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Darren Morgan on kitchen design: The Wow Maker

Upon entering the kitchen with your guests you hold your breath, a technique you have learned over the last number of weeks which enables you to detect subtle, barely audible gasps of delight.  You know that this human response was top of your list when you briefed your kitchen designer and you are now beginning to acknowledge that the visual stimulators being given off by your kitchen are powerfully achieving the desired “Wow Effect”!

The “Wow Effect” is something kitchen designers get asked for a lot, but when it comes to kitchen design what makes a “Wow”?  Everyone’s “Wow” is different and can be determined by the level of stimulation achieved through the five senses; the resulting physical reaction will most likely depend upon the physiological make up of the individual and their social profile.  It is the job of the kitchen designer to read the situation, the client and their demographical situation to deliver on the required “Wow Effect”!

The social profiling of each individual is relative to achieving their subjective “Wow” threshold, as the level of “Wow” can be directly linked to an individual’s social and financial circumstance.  If an individual is wealthy it may take a lot more stimulation to create the desired effect due to their social conditioning and unconscious belief that they should be surrounded by beautiful things!

But “Wow” is not just about how much a kitchen cost, it can be about breaking the rules, redefining design trends and being bold and brave enough to do something different.  A “Design Appreciation Wow” is a little more difficult to achieve as the designer needs a client who is prepared to walk the fine line between “Wow” and criticism.  The connection between the client and designer must also be fluid with ideas being able to flow easily and without any raised eyebrows.

Staggering the effect also helps amplify the overall impact with good designers achieving the “Wow Ripple Effect” by layering their designs.  Stage one is the initial visual impact whereby the viewer gets their first glimpse of the new kitchen.  In order to achieve the secondary level “Wow” the kitchen must have a visual hook, a feature that draws the viewer in and appeals to their inquisitive nature, third and forth level “Wows” can be more technical allowing the client to explain the features of the kitchen to their guests, classic examples of this are shape shifting elements like a downdraft extraction system, pocket door systems or controllable mood lighting!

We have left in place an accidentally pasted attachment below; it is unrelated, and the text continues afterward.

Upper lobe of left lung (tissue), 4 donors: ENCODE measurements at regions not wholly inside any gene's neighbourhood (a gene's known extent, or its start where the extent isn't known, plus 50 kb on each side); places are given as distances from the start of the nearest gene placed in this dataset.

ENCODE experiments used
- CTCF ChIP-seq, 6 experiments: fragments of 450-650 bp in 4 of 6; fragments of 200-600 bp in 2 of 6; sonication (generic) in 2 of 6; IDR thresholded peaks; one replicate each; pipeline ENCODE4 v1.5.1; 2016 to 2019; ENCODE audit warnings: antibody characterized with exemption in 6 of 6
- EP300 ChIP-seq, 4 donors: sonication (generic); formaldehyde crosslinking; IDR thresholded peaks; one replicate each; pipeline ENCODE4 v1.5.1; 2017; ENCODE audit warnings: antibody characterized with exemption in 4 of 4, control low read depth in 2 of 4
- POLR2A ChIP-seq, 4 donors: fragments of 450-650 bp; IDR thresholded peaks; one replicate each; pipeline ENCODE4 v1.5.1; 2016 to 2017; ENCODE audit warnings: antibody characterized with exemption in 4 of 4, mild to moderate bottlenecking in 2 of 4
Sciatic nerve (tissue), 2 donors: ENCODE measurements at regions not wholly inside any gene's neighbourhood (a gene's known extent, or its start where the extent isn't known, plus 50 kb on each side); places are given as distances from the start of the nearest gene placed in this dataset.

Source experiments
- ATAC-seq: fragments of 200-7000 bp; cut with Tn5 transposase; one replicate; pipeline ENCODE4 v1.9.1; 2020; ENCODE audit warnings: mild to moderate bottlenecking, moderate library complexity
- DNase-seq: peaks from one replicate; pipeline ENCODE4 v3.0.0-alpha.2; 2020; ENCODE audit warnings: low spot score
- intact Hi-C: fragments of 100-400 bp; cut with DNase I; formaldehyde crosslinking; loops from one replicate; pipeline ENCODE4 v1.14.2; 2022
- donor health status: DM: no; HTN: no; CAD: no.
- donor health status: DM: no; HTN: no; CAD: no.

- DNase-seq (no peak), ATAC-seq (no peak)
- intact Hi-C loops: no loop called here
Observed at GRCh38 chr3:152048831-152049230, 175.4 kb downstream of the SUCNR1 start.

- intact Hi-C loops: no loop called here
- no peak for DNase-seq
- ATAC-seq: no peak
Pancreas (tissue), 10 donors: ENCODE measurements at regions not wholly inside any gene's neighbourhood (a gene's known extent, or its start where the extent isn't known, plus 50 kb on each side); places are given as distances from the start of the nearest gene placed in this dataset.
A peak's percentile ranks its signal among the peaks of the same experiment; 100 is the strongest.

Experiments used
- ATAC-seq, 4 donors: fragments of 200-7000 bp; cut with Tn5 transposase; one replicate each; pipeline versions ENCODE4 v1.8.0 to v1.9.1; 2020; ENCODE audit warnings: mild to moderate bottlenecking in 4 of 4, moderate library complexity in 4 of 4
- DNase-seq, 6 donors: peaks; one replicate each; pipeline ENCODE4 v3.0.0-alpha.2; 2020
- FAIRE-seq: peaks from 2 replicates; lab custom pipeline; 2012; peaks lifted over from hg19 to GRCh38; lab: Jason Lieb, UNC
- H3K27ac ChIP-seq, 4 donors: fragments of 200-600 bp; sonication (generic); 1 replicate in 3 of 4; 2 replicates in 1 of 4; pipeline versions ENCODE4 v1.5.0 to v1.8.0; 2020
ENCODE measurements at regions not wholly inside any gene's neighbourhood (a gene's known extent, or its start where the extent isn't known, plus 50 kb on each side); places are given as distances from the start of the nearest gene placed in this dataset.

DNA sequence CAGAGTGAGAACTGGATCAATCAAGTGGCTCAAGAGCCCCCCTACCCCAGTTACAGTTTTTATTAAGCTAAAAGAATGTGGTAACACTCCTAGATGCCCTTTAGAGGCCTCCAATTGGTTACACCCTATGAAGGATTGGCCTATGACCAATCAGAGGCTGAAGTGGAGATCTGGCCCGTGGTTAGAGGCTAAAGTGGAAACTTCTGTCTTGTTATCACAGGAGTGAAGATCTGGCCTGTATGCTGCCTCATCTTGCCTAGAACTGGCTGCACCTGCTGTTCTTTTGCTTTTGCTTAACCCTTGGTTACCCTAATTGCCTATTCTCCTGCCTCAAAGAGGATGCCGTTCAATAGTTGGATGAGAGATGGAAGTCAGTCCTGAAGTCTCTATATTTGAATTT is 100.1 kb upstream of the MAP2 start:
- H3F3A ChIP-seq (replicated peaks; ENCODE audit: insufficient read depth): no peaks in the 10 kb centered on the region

A “Coffee Morning Wow” can be achieved without even seeing or experiencing the kitchen.  This is a social phenomenon whereby the client is able to obtain social approval from their peers by citing their design choices, the company who installed the kitchen or the designer who penned the creation.  This is not bragging or boasting it is simply the legacy of our childhood whereby we sought the approval of our parents; this natural human trait means that we will all seek the approving glances of those we like and respect!

The final “Delayed Wow Effect” is achieved long after the visual stimulation of having a new kitchen has faded.  This “Wow Effect” is introverted and is defined by the functional capacities of the kitchen.  It is only by using and experiencing the kitchen over a period of time that the client will understand its complexity and will then fully appreciate the knowledge and professionalism bestowed upon them by their kitchen designer – The Wow Maker!

By: Darren Morgan

Florence von Pelet

Florence is a senior editor at Modenus.com. Aside from her natural passion for interiors, kitchens and baths Florence also leads the way on Modenus’ BlogTours around the world so please follow her on Twitter to get the latest information and inspiration about design trends from around the world.


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